Monday, May 16, 2011

Why I don't want Good Luck

“Crossing my Fingers”

This morning while sending a marketing progress report to our owner group I found myself erasing the sentence “saying a prayer for a sunny skies” for our afternoon marketing event. I replaced the sentence with “crossing my fingers for sunny skies.”

Why are we so ashamed of even those most innocent of phrases?

Now, mind you, in a professional marketing report to an owner one should be extremely cautious of one’s words.

However, it got me thinking to other every day situations where I could be speaking the truth (without fear of losing my job).

How many times a day do I tell a college, friend, or family member “Crossing my fingers for you!” or “Wish me luck!” when what I really mean is “Sending up a prayer for you!” or “Say a prayer for me!”

I find that this also extends to my occasional spew of talk about karma (which I have no belief in???). What I’m discovering about myself is that if it’s a spiritual belief that is not offensive and generally socially perceived as innocent I would rather take on emulating those beliefs rather than the ones I actually hold? What sense does that make?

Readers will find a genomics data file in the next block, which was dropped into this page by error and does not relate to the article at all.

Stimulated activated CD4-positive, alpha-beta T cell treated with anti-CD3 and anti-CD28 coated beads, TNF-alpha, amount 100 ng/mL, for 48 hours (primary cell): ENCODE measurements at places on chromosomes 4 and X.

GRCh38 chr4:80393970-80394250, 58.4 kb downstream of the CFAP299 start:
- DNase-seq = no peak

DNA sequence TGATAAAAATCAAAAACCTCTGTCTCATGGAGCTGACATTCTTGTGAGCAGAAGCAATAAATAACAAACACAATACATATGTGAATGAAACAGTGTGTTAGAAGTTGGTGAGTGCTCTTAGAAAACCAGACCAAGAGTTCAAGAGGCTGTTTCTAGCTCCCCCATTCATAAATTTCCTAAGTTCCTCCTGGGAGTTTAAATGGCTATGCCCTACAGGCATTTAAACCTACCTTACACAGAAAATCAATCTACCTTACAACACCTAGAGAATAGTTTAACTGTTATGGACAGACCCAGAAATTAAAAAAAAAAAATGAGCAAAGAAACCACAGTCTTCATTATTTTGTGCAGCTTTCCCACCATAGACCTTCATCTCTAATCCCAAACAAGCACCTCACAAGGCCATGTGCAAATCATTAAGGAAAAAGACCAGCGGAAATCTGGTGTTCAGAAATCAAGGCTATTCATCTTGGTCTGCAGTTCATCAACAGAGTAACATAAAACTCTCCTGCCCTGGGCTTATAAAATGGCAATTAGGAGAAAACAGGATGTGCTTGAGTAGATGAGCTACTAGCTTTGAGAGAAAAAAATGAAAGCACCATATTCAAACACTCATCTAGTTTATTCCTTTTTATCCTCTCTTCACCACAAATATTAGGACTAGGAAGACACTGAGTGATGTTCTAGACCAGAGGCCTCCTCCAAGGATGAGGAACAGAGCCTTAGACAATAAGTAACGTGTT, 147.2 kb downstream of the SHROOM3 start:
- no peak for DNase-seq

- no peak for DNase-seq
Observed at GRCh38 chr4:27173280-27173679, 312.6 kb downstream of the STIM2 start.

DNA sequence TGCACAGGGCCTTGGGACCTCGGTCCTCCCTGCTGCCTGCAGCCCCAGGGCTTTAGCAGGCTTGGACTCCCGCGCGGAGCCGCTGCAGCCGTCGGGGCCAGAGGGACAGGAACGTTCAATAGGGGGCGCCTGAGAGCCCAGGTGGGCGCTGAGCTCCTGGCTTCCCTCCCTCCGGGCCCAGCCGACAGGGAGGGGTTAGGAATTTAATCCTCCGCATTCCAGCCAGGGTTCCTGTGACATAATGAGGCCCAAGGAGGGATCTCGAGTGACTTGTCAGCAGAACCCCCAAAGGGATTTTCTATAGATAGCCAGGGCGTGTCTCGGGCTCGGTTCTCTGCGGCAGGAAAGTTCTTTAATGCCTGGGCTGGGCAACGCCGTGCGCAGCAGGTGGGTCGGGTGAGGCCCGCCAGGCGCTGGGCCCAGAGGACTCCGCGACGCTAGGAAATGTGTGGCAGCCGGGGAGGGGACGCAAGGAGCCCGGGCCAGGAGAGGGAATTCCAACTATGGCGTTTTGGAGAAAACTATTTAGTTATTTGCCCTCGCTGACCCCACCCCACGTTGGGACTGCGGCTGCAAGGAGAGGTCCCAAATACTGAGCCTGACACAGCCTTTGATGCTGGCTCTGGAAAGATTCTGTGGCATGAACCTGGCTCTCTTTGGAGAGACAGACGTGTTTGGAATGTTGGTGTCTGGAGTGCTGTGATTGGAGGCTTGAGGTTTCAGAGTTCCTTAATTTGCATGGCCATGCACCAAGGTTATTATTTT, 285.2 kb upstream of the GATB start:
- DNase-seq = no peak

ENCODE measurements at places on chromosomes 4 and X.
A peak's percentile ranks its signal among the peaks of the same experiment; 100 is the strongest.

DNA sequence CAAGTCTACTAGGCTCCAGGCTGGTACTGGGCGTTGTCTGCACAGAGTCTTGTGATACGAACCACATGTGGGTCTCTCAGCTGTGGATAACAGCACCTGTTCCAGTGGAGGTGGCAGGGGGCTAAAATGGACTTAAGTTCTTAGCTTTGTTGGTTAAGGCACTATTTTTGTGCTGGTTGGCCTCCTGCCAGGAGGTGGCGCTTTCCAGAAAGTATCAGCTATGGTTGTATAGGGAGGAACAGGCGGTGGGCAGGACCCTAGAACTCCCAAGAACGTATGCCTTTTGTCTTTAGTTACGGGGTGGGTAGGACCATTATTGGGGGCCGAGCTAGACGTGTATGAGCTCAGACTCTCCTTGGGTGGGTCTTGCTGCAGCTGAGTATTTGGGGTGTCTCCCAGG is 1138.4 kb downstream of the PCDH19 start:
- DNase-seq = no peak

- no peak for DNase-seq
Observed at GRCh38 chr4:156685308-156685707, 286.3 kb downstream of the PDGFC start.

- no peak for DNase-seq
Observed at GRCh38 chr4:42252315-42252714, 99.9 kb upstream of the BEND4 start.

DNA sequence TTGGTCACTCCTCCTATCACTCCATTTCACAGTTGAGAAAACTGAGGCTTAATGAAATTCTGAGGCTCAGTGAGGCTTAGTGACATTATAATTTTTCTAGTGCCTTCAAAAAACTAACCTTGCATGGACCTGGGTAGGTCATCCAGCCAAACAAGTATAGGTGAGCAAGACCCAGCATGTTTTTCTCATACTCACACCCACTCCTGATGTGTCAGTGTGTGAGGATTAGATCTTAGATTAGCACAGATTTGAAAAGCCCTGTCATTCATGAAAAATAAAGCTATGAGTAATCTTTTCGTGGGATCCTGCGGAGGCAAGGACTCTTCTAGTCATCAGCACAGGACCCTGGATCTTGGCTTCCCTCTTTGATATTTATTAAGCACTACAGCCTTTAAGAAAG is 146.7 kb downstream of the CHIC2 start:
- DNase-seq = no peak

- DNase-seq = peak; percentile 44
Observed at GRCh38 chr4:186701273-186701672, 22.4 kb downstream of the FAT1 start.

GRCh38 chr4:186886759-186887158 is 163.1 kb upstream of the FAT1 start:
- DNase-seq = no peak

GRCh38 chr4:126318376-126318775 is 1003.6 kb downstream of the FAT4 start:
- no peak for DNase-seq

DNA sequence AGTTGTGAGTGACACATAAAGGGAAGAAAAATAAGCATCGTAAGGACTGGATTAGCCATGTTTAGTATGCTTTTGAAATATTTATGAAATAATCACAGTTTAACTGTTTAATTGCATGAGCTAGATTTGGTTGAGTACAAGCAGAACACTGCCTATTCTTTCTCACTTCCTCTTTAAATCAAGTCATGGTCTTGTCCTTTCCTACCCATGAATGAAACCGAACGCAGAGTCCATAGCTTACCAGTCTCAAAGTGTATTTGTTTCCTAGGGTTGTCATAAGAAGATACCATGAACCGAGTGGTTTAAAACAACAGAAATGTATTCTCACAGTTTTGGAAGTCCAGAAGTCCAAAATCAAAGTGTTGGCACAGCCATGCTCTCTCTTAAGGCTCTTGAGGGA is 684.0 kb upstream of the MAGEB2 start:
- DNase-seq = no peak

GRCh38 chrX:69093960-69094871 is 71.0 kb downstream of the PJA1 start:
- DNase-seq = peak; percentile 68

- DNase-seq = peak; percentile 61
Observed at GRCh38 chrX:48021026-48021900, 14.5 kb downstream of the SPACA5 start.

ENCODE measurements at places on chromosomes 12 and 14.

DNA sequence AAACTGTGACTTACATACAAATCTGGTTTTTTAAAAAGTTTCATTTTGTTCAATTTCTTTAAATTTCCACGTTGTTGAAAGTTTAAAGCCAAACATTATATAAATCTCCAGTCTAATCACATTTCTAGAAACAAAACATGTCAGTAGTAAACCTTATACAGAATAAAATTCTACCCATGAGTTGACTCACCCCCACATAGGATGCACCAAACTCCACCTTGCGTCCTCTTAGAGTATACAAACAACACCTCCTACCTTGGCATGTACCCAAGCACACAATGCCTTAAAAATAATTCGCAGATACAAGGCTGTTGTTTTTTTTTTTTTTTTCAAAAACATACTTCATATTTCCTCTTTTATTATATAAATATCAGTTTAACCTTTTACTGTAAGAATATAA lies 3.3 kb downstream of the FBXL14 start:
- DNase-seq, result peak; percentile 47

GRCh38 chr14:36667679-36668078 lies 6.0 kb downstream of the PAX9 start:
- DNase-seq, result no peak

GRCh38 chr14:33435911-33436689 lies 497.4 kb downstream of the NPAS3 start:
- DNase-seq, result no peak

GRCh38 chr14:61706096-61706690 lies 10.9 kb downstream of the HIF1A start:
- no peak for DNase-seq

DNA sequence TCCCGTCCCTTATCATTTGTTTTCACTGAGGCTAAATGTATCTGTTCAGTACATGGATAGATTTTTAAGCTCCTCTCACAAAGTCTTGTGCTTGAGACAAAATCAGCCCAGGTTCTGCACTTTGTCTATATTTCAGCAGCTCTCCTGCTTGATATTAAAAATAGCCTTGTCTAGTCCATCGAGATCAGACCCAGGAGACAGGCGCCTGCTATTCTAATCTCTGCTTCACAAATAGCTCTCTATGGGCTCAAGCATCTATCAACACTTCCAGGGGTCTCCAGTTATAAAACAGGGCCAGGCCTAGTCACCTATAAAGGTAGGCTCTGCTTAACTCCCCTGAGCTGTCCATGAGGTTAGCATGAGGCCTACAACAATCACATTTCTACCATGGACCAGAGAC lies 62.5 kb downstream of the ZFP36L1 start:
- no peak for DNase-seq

When I tell a friend “Good luck!” about their results and performance at an archery shoot, what am I really saying? I don’t believe in luck. After I shout that self-contradictory nonsensical phrase out into the universe, I always send up a little prayer to God.

What would it really hurt if I just said “I’ll be praying for you!”
Not only would this be more truthful, but it’s far more powerful and helpful!

I pray for people because I believe it works. I ask for prayers because I believe it works.

Bottom line: I am doing a disservice to others (and myself) by wishing them luck (when I could be praying) and asking for luck (when I could be receiving prayer).


And, as a believer in prayer, I should feel comfortable enough to tell others that I have confidence in prayer. Maybe that would increase their confidence and allow them to dust of their “prayer hats.”

So, fellow Christian, next time you are compelled to say “good luck” or “best wishes” or “crossing my fingers” or any other phooey that you just don’t believe in (and you won’t lose your job) go ahead and say what you really mean.

(P.S. This blog (especially that part about “prayer hats” what was that??) could be written far better. I am extremely sniffly and my head hurts and I’m exhausted from moving this weekend in the rain…and God wanted me to write this blog. So I am. But I told him it wouldn’t be pretty. He said that’s okay…write it anyway. So I did.)

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